Some critics have suggested Lucy’s apparent brutality and meanness may really consist in some sort of feminist backlash against the subordinate role assigned to women, within Puritanism’s social mainframe.[citation needed]

Psychiatric booth[edit]

Lucy also operates a psychiatric booth, parodying the lemonade stand operated by many young children in the United States. Here, she offers advice and psychoanalysis for a nickel (five cents), usually to an anxious Charlie Brown. The "advice" is almost always worthless. However, on a few instances, Lucy’s advice may range from street-smart popular psychology, hilarious obvious truths, to somehow insightful investigation. One example is when, while treating Snoopy, Lucy asks him how he related, during his childhood, to the other (if you allow the expression) "dogs" in his family. Needless to say, Snoopy was quick to disallow the expression.

A sign on the front of the booth declares that "The Doctor is" in or out, depending on which side of the "In/Out" placard is displayed. In A Charlie Brown Christmas, Lucy reverses the placard from displaying its "Out" side to reveal the words "Real In". Another time, on the title panel of a Sunday strip, it showed Lucy chewing gum, and the sign read "The Doctor is Preoccupied."[citation needed][undue weight? ]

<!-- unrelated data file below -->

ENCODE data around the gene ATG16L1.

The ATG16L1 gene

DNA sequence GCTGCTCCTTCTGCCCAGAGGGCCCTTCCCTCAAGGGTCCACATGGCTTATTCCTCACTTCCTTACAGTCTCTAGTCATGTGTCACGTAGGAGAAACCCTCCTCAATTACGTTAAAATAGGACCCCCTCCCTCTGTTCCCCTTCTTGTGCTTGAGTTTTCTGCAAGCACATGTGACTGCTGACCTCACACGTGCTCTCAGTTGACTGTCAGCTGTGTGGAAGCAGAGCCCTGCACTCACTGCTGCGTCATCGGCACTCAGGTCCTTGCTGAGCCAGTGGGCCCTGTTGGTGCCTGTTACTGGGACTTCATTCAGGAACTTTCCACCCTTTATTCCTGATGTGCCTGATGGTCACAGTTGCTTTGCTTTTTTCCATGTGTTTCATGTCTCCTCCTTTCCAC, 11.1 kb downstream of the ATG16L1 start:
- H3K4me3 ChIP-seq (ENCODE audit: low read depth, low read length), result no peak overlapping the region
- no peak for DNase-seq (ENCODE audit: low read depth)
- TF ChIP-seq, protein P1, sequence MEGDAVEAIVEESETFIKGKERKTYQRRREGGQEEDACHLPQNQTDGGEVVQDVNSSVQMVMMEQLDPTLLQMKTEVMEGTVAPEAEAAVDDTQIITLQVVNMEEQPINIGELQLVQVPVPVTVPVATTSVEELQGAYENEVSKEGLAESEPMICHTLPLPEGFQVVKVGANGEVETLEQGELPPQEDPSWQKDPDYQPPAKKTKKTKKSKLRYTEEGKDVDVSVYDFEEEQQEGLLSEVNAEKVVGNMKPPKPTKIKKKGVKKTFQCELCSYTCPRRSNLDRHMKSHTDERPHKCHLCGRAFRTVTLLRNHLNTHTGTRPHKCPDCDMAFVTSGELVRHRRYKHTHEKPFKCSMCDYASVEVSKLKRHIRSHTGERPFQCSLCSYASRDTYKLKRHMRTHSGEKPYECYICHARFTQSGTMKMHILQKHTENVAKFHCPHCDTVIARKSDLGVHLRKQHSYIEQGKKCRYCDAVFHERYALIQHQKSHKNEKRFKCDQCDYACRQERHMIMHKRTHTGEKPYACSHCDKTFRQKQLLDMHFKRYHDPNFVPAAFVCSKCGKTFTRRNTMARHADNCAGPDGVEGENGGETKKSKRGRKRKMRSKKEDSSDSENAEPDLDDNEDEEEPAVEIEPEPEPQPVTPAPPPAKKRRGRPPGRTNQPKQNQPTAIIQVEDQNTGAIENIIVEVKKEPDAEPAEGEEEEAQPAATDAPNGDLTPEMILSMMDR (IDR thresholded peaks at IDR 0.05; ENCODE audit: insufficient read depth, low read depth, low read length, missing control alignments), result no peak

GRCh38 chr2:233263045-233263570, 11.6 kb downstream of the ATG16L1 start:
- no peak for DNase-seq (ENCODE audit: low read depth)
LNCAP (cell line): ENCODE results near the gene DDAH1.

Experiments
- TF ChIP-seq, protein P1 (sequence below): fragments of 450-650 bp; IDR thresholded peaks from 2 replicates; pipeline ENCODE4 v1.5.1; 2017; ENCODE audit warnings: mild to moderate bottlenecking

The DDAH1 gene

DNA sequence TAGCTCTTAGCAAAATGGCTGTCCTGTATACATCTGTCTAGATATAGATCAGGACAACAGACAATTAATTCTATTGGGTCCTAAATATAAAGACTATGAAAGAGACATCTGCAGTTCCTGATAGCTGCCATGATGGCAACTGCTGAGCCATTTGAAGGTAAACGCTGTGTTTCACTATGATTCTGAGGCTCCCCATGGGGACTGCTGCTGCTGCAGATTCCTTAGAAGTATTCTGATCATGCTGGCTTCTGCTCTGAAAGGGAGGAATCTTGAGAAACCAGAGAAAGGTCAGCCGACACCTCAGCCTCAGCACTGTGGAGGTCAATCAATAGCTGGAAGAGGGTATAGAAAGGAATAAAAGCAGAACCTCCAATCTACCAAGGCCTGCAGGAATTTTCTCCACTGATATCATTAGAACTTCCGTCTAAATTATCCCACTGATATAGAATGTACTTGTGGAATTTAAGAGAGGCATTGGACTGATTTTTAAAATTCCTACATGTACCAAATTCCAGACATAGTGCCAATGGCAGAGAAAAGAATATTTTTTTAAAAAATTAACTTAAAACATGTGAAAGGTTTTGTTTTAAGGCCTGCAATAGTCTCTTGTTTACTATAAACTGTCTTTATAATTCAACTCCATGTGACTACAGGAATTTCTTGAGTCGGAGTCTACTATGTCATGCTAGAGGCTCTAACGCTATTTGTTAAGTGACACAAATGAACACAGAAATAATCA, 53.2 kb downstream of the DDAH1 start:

Baseball[edit]

On Charlie Brown's baseball team Lucy plays right field (or occasionally center field), and is characterized as a bad player, who, when temporarily kicked off the team, turns to heckling the games. Lucy has a knack for coming up with a nonsensical excuse for every fly ball she misses, such as "The moons of Saturn got in my eyes" or "I think there were toxic substances coming from my glove, and they made me dizzy." Other times, she finds an excuse to have one-sided conversations with Charlie Brown at the pitcher's mound, often over some trivial thing she noticed, which usually result in Charlie Brown blowing his top and yelling at her to "Get back in rightfield where you belong!"[citation needed]